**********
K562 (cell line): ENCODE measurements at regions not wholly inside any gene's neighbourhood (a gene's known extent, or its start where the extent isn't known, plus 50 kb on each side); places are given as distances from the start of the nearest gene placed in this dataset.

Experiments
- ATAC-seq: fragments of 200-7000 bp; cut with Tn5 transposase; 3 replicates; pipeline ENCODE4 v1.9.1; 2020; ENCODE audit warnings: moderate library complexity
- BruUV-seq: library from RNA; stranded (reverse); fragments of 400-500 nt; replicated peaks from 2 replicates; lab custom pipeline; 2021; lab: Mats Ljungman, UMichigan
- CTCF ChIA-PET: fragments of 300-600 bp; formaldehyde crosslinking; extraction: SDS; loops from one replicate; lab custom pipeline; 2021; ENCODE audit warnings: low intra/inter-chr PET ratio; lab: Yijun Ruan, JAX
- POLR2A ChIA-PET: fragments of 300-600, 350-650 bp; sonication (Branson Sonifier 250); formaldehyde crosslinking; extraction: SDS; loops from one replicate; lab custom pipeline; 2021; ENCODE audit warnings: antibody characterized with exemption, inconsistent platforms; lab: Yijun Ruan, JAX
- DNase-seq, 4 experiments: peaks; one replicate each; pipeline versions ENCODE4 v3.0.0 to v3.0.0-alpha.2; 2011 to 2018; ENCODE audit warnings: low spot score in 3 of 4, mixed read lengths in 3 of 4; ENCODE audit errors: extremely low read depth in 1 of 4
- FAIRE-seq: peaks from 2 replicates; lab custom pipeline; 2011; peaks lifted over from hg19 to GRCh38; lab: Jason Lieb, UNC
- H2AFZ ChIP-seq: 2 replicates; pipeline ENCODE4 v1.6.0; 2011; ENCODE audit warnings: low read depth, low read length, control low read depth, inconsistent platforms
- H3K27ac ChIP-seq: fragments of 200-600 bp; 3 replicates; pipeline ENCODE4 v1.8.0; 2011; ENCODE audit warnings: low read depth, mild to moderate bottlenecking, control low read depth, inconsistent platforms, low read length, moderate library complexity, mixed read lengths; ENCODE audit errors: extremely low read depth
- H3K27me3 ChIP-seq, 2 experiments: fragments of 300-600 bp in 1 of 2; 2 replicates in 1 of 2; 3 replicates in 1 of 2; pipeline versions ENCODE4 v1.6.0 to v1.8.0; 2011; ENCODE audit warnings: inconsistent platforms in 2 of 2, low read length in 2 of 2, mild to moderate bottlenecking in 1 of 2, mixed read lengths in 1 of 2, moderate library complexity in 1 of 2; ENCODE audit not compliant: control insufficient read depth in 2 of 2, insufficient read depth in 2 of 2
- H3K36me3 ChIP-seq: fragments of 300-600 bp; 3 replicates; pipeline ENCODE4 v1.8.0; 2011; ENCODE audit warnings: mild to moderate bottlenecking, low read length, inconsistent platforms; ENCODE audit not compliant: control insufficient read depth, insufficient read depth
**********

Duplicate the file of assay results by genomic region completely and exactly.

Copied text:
K562 (cell line): ENCODE measurements at regions not wholly inside any gene's neighbourhood (a gene's known extent, or its start where the extent isn't known, plus 50 kb on each side); places are given as distances from the start of the nearest gene placed in this dataset.

Experiments
- ATAC-seq: fragments of 200-7000 bp; cut with Tn5 transposase; 3 replicates; pipeline ENCODE4 v1.9.1; 2020; ENCODE audit warnings: moderate library complexity
- BruUV-seq: library from RNA; stranded (reverse); fragments of 400-500 nt; replicated peaks from 2 replicates; lab custom pipeline; 2021; lab: Mats Ljungman, UMichigan
- CTCF ChIA-PET: fragments of 300-600 bp; formaldehyde crosslinking; extraction: SDS; loops from one replicate; lab custom pipeline; 2021; ENCODE audit warnings: low intra/inter-chr PET ratio; lab: Yijun Ruan, JAX
- POLR2A ChIA-PET: fragments of 300-600, 350-650 bp; sonication (Branson Sonifier 250); formaldehyde crosslinking; extraction: SDS; loops from one replicate; lab custom pipeline; 2021; ENCODE audit warnings: antibody characterized with exemption, inconsistent platforms; lab: Yijun Ruan, JAX
- DNase-seq, 4 experiments: peaks; one replicate each; pipeline versions ENCODE4 v3.0.0 to v3.0.0-alpha.2; 2011 to 2018; ENCODE audit warnings: low spot score in 3 of 4, mixed read lengths in 3 of 4; ENCODE audit errors: extremely low read depth in 1 of 4
- FAIRE-seq: peaks from 2 replicates; lab custom pipeline; 2011; peaks lifted over from hg19 to GRCh38; lab: Jason Lieb, UNC
- H2AFZ ChIP-seq: 2 replicates; pipeline ENCODE4 v1.6.0; 2011; ENCODE audit warnings: low read depth, low read length, control low read depth, inconsistent platforms
- H3K27ac ChIP-seq: fragments of 200-600 bp; 3 replicates; pipeline ENCODE4 v1.8.0; 2011; ENCODE audit warnings: low read depth, mild to moderate bottlenecking, control low read depth, inconsistent platforms, low read length, moderate library complexity, mixed read lengths; ENCODE audit errors: extremely low read depth
- H3K27me3 ChIP-seq, 2 experiments: fragments of 300-600 bp in 1 of 2; 2 replicates in 1 of 2; 3 replicates in 1 of 2; pipeline versions ENCODE4 v1.6.0 to v1.8.0; 2011; ENCODE audit warnings: inconsistent platforms in 2 of 2, low read length in 2 of 2, mild to moderate bottlenecking in 1 of 2, mixed read lengths in 1 of 2, moderate library complexity in 1 of 2; ENCODE audit not compliant: control insufficient read depth in 2 of 2, insufficient read depth in 2 of 2
- H3K36me3 ChIP-seq: fragments of 300-600 bp; 3 replicates; pipeline ENCODE4 v1.8.0; 2011; ENCODE audit warnings: mild to moderate bottlenecking, low read length, inconsistent platforms; ENCODE audit not compliant: control insufficient read depth, insufficient read depth